The Advocate article “Teachers claim new evaluation system has flaws” suggests that the new teacher evaluation system is flawed because some educators with high-performing students earned an “Ineffective” rating on the student data portion of the assessment.
Before making broad generalizations that the system is flawed, we need to take a close look at the data from the school in question, South Highlands Elementary Magnet School. While “mastery” students across the state increased their score an average of 31 points, “mastery” students at South Highlands declined by 32 points. At a similar school in Baton Rouge, “basic” students grew by 11 points and “advanced” students grew by 45 points.
In contrast, “basic” students at South Highlands decreased by 40 points and the “advanced” students grew 10 points. In fact, at South Highlands, 7 percent of students who were “advanced” in third grade had dropped to “basic” by the fourth grade. Seven percent doesn’t equate to just one or two students who had a bad day. It indicates a systemic problem, and if I were a parent of one of these students, I would be asking a lot of questions.
Let’s be clear: Ineffective teachers don’t just have a hard time making growth with their students. They actually decline their students’ scores by an average of 10 points. If I had been one of those students, I know that my parents would have been asking questions and with good reason. As a young student growing up in Louisiana, I was often at the top of my class, yet my teachers pushed me hard to regularly advance my learning. My teachers could have chosen to let me coast in their courses, but they refused. I was a high-achiever, but they pushed me to be a higher achiever. And my parents wouldn’t have settled for anything less.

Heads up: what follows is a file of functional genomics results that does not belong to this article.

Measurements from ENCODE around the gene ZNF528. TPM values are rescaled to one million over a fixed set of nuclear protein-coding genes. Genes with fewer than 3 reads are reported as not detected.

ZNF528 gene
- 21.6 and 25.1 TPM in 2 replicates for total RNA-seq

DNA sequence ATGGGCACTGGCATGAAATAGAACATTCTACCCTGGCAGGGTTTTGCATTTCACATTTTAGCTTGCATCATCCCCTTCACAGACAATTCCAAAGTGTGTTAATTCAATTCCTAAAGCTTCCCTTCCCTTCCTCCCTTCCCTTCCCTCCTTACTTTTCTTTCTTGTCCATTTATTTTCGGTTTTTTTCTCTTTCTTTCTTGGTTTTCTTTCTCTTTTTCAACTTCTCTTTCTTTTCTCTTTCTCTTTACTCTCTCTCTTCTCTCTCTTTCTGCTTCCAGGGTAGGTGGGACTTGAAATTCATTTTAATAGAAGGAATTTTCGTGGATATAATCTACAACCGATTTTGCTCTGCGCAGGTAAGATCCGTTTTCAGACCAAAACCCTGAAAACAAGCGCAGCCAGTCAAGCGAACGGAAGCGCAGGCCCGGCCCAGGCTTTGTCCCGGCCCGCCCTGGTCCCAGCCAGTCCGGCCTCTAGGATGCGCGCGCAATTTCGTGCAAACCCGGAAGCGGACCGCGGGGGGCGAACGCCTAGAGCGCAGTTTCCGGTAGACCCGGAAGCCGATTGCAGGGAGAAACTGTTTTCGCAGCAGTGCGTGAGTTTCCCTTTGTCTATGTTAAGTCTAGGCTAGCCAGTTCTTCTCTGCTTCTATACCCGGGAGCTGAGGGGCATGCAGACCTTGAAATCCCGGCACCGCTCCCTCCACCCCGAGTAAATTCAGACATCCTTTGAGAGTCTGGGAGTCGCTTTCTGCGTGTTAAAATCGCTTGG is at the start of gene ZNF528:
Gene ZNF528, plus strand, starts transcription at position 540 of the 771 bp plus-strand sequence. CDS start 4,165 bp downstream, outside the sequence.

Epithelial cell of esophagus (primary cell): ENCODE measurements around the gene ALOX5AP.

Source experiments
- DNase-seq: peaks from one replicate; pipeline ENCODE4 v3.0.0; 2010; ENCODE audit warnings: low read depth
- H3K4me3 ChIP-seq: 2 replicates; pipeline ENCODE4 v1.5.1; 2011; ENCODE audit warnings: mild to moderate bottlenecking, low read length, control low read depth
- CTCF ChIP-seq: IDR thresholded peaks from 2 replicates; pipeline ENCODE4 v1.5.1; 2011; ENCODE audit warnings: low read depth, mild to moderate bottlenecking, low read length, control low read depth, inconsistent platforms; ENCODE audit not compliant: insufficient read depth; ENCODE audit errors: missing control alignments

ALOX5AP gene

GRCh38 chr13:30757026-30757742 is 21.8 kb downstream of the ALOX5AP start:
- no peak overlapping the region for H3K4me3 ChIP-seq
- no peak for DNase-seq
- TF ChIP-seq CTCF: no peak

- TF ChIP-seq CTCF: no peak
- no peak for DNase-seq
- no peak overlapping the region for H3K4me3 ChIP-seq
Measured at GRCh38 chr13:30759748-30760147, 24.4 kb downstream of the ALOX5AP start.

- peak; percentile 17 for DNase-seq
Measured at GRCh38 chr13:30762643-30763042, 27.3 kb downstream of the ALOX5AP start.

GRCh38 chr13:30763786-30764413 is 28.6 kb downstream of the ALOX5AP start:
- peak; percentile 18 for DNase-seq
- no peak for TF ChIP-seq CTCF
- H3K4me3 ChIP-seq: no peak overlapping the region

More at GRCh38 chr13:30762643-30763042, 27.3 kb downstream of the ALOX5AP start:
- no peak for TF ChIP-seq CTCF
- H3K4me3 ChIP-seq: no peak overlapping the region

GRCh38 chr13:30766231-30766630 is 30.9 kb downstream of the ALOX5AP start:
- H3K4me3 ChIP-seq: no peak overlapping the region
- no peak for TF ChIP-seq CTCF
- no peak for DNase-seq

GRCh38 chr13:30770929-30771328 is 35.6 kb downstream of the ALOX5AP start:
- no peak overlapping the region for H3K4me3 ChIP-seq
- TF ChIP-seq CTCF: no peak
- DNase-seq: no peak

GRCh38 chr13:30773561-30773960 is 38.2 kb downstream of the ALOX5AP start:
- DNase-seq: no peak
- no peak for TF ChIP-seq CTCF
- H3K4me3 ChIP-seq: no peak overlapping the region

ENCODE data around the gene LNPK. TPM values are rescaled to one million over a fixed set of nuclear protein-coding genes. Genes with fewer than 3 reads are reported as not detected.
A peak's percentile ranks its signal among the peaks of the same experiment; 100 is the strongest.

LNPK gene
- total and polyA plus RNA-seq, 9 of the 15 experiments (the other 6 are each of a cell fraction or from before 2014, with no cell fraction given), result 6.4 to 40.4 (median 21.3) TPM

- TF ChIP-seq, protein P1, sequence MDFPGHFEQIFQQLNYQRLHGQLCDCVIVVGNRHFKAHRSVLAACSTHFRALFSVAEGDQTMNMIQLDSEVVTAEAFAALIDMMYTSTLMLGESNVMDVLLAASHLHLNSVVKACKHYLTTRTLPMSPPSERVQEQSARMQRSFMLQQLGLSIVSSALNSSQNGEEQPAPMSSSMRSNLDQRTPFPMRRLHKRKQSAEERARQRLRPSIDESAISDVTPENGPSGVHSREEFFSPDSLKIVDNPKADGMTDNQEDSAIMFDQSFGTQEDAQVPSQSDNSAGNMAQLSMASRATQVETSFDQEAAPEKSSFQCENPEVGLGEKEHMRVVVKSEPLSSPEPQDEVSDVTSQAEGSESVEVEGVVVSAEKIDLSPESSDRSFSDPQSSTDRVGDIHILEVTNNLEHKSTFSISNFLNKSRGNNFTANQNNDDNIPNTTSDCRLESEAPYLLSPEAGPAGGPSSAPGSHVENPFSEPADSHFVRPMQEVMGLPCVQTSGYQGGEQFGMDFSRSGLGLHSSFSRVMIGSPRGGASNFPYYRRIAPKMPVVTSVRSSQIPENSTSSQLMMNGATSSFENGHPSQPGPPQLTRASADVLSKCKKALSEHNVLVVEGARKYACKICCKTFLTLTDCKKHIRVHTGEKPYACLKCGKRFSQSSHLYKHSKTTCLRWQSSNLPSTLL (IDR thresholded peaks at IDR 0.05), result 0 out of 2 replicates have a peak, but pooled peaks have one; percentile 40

It’s understandable that it would come as a shock that a school such as South Highlands has teachers rated “ineffective.” We have long taken for granted that our teachers were being properly evaluated and supported. We assumed that teachers who teach in high-performing schools must be great teachers, and that teachers who teach in low-performing schools are ineffective. However, new sources of data indicate that we need to rethink our assumptions about good teaching.
I think that we can all agree that an essential part of good teaching is being able to help all students regardless of their background and regardless of their incoming knowledge level to grow. That’s why we must work hard not to create a system that lets teachers of high-performing students off the hook. Those students deserve effective teachers as well. It’s what every Louisiana child deserves.
Monica Candal, policy and data analyst
Stand for Children Louisiana